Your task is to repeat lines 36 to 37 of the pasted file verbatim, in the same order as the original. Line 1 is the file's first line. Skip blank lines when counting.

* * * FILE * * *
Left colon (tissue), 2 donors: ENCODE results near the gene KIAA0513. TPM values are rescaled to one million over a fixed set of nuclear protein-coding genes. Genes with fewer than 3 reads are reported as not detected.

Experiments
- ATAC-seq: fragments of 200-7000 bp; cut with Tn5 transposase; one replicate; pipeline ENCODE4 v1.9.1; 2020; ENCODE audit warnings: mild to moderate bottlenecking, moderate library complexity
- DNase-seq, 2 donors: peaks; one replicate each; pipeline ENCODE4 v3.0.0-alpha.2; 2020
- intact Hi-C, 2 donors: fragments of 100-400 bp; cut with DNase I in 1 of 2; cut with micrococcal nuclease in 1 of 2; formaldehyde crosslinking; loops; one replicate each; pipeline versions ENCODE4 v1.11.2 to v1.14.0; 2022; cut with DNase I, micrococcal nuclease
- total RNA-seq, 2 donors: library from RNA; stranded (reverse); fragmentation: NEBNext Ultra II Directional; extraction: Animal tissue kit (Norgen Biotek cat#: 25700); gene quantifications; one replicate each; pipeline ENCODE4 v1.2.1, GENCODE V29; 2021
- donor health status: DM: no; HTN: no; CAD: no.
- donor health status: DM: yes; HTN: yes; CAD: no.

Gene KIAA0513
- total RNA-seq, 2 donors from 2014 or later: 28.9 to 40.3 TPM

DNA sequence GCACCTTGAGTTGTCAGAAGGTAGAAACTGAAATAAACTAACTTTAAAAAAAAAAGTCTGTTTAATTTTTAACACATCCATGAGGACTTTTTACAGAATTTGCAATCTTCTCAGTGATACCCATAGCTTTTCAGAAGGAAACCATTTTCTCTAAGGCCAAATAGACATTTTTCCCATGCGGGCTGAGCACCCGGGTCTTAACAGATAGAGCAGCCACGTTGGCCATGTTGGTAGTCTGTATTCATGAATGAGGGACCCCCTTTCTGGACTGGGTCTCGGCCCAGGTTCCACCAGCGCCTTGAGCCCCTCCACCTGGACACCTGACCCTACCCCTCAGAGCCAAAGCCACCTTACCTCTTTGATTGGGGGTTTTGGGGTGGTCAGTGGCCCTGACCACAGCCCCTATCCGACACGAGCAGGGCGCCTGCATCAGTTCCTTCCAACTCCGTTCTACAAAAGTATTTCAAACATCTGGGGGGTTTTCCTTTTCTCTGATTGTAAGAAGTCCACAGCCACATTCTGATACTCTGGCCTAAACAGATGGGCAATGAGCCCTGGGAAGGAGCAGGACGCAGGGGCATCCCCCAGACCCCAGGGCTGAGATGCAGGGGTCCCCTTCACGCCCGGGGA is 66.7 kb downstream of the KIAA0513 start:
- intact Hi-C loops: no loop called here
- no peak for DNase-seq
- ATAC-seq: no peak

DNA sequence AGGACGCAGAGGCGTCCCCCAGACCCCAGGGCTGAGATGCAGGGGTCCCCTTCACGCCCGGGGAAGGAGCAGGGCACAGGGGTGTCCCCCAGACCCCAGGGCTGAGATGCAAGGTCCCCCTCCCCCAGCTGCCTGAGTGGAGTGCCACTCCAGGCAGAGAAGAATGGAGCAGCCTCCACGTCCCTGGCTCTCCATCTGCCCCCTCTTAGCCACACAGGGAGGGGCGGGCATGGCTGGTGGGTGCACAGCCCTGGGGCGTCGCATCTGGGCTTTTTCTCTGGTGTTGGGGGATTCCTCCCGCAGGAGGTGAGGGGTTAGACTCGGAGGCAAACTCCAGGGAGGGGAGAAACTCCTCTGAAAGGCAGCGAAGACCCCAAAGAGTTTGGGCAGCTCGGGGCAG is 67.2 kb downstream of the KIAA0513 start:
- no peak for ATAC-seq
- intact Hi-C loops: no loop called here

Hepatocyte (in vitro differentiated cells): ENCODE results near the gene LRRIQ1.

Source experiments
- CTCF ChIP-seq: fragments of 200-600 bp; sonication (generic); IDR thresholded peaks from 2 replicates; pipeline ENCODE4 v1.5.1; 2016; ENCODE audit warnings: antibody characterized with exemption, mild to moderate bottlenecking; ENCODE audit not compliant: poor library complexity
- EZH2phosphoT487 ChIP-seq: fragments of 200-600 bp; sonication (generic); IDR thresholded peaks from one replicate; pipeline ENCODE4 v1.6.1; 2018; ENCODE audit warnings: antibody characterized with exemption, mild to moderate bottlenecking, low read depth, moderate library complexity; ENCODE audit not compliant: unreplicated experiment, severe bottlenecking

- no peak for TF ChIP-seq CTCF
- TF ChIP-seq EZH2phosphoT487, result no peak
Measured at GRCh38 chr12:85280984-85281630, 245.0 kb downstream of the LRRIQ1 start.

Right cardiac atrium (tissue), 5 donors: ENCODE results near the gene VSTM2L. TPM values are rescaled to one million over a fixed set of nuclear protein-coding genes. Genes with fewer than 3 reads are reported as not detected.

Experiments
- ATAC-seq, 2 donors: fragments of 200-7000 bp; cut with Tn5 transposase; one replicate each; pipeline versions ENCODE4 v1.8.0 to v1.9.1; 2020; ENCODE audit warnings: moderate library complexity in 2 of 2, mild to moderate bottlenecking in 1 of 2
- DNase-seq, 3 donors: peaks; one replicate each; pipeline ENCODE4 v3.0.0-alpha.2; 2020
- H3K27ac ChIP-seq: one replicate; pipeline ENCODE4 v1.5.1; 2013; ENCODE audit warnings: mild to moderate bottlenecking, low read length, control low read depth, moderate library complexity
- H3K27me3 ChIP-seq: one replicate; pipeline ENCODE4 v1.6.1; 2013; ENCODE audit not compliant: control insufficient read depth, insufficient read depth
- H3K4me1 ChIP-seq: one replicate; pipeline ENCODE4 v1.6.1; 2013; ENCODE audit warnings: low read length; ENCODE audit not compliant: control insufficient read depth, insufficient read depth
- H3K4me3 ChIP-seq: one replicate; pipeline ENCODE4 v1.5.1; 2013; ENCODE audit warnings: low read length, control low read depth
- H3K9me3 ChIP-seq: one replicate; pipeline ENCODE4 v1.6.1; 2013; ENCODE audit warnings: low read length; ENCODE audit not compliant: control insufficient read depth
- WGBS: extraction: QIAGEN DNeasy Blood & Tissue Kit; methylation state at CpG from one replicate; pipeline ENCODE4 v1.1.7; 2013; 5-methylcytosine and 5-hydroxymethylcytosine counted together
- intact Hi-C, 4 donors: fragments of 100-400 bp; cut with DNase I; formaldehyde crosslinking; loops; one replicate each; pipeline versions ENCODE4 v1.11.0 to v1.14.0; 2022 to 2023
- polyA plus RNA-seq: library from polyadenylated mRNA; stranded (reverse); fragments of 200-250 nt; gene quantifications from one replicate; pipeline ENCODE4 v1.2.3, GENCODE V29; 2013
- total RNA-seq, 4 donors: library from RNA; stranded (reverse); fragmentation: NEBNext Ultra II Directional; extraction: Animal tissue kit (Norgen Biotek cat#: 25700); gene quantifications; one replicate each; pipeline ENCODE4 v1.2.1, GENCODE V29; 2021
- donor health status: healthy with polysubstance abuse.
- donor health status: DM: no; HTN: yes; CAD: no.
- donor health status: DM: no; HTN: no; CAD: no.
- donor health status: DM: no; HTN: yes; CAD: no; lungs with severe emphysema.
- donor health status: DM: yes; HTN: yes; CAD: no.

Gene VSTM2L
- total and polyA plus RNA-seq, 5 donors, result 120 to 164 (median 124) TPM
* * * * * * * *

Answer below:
- polyA plus RNA-seq: library from polyadenylated mRNA; stranded (reverse); fragments of 200-250 nt; gene quantifications from one replicate; pipeline ENCODE4 v1.2.3, GENCODE V29; 2013
- total RNA-seq, 4 donors: library from RNA; stranded (reverse); fragmentation: NEBNext Ultra II Directional; extraction: Animal tissue kit (Norgen Biotek cat#: 25700); gene quantifications; one replicate each; pipeline ENCODE4 v1.2.1, GENCODE V29; 2021